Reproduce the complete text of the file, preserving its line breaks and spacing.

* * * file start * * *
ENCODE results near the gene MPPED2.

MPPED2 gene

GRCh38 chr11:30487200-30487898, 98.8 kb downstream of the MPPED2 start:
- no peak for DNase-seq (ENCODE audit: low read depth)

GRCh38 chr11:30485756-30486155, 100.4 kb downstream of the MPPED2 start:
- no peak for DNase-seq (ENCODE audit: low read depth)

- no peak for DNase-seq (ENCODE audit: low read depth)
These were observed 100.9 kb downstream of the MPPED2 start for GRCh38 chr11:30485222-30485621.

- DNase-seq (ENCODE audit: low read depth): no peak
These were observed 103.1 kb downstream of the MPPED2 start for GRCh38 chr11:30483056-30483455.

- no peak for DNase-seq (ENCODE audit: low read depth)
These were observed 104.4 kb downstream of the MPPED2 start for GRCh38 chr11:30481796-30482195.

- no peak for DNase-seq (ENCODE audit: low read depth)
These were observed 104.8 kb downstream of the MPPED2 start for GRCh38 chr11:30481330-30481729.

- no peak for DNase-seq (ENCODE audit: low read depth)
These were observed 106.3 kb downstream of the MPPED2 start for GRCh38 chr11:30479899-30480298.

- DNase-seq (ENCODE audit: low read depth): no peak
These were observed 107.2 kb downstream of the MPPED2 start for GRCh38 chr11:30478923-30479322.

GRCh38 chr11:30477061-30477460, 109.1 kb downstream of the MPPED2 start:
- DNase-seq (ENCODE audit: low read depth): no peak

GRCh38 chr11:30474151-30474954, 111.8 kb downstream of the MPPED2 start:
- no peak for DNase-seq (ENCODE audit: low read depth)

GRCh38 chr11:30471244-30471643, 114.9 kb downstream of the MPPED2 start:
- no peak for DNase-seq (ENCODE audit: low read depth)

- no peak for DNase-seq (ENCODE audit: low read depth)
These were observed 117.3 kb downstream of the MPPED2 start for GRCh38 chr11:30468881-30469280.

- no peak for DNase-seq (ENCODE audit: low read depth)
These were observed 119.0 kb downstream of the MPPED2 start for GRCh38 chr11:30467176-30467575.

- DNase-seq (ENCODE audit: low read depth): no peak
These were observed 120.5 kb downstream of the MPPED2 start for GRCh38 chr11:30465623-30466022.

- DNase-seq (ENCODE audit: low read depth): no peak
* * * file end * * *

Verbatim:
ENCODE results near the gene MPPED2.

MPPED2 gene

GRCh38 chr11:30487200-30487898, 98.8 kb downstream of the MPPED2 start:
- no peak for DNase-seq (ENCODE audit: low read depth)

GRCh38 chr11:30485756-30486155, 100.4 kb downstream of the MPPED2 start:
- no peak for DNase-seq (ENCODE audit: low read depth)

- no peak for DNase-seq (ENCODE audit: low read depth)
These were observed 100.9 kb downstream of the MPPED2 start for GRCh38 chr11:30485222-30485621.

- DNase-seq (ENCODE audit: low read depth): no peak
These were observed 103.1 kb downstream of the MPPED2 start for GRCh38 chr11:30483056-30483455.

- no peak for DNase-seq (ENCODE audit: low read depth)
These were observed 104.4 kb downstream of the MPPED2 start for GRCh38 chr11:30481796-30482195.

- no peak for DNase-seq (ENCODE audit: low read depth)
These were observed 104.8 kb downstream of the MPPED2 start for GRCh38 chr11:30481330-30481729.

- no peak for DNase-seq (ENCODE audit: low read depth)
These were observed 106.3 kb downstream of the MPPED2 start for GRCh38 chr11:30479899-30480298.

- DNase-seq (ENCODE audit: low read depth): no peak
These were observed 107.2 kb downstream of the MPPED2 start for GRCh38 chr11:30478923-30479322.

GRCh38 chr11:30477061-30477460, 109.1 kb downstream of the MPPED2 start:
- DNase-seq (ENCODE audit: low read depth): no peak

GRCh38 chr11:30474151-30474954, 111.8 kb downstream of the MPPED2 start:
- no peak for DNase-seq (ENCODE audit: low read depth)

GRCh38 chr11:30471244-30471643, 114.9 kb downstream of the MPPED2 start:
- no peak for DNase-seq (ENCODE audit: low read depth)

- no peak for DNase-seq (ENCODE audit: low read depth)
These were observed 117.3 kb downstream of the MPPED2 start for GRCh38 chr11:30468881-30469280.

- no peak for DNase-seq (ENCODE audit: low read depth)
These were observed 119.0 kb downstream of the MPPED2 start for GRCh38 chr11:30467176-30467575.

- DNase-seq (ENCODE audit: low read depth): no peak
These were observed 120.5 kb downstream of the MPPED2 start for GRCh38 chr11:30465623-30466022.

- DNase-seq (ENCODE audit: low read depth): no peak